1. Apr 20, 2012

amyparker30

1. The problem statement, all variables and given/known data

Find the center of mass of the object shown in the figure below?

http://s1168.photobucket.com/albums/r497/amy_parker1/?action=view&current=Untitled.jpg

1. Find the center of mass of the object shown in the figure below.

2. Calculate the rotational inertia of the object about the x-axis.

3. From this value, deduce the rotational inertia of the object about an axis parallel to the x-axis, and going through the center of mass.

m1=2.5kg , m2=5kg, m3=2.5kg , m4=5kg

2. Relevant equations

COM

Inertia?

3. The attempt at a solution

for COM I got 2

2. Apr 20, 2012

Staff: Mentor

3. Apr 20, 2012

amyparker30

ok, my answers are totaly wrong but for COM 1 got (2(2.5+5+2.5+5))/15 = 2

ICOM=Rotational Inertia = 2^2(2.5+5+5+2.5) = 60

i bet these are 100% wrong what should I do, my teacher wouldn't help me and the people from class just skipped this question :(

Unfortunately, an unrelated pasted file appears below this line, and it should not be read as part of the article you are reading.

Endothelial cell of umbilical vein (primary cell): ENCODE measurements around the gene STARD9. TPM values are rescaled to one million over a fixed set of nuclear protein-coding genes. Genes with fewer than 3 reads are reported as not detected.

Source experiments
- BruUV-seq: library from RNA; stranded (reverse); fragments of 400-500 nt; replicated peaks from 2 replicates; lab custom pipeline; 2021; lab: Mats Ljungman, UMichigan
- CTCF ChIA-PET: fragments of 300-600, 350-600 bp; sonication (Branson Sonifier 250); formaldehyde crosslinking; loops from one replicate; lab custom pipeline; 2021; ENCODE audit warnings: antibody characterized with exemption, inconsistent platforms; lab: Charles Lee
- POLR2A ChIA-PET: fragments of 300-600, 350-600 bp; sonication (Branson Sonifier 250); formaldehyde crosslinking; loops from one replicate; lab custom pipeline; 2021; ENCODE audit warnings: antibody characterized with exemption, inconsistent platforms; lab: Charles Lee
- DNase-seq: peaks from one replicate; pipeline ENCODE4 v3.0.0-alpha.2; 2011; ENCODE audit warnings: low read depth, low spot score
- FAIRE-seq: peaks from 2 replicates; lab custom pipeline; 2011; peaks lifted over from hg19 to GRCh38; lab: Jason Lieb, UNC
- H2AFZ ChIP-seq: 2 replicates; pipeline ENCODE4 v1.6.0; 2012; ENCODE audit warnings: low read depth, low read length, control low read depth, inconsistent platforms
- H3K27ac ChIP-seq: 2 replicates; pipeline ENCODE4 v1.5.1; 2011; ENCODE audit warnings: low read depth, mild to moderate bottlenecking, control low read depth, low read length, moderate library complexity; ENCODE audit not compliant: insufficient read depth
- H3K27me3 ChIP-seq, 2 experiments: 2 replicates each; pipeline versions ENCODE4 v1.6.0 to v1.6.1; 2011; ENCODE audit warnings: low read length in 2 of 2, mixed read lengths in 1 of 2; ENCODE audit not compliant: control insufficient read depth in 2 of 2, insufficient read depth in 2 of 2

4. Apr 20, 2012

joseamck

Ok first you need to understand the COM formula and see how it works. Basically you need to specify a coordinate to tell where the COM is. That means you need to find the center of mass in the x direction, y direction, and z direction of the system or object.
So we start by separating everything in components( x, y and z). Lets do the x direction first.

We let $d_{nx}$ represent the distance in the x direction for each particle (n=1,2,3,4)
Then
$X_{com} = \frac{m_2 d_{2x}+m_3 d_{3x} + m_1 d_{1x}+m_4 d_{4x}}{M}$
where M is the total mass. Note that
$d_{2x}=d_{1x}=0$
and
$d_{3x}=d_{4x}=2 m$

Similarly for y:
$Y_{com} = \frac{m_2 d_{2y}+m_3 d_{3y} + m_1 d_{1y}+m_4 d_{4y}}{M}$
Note that
$d_{2y}=d_{3y}=0$
$d_{1y}=d_{4y} = 2 m$

Similarly for z:
$Z_{com} = \frac{m_2 d_{2z}+m_3 d_{3z} + m_1 d_{1z}+m_4 d_{4z}}{M}$
But Note that
$d_{1z} = d_{2z} = d_{3z} = d_{4z} = 0$
then
$Z_{com} = 0$

Then at the end you get the COM to be at $(X_{com},Y_{com},Z_{com})$

Now try to plug in the numbers and see what you get. (Easy!!! =))

Do the same thing for the next part (moment of inertia), first understand the formula/equation and just follow it slowly.

Last edited: Apr 20, 2012
5. Apr 20, 2012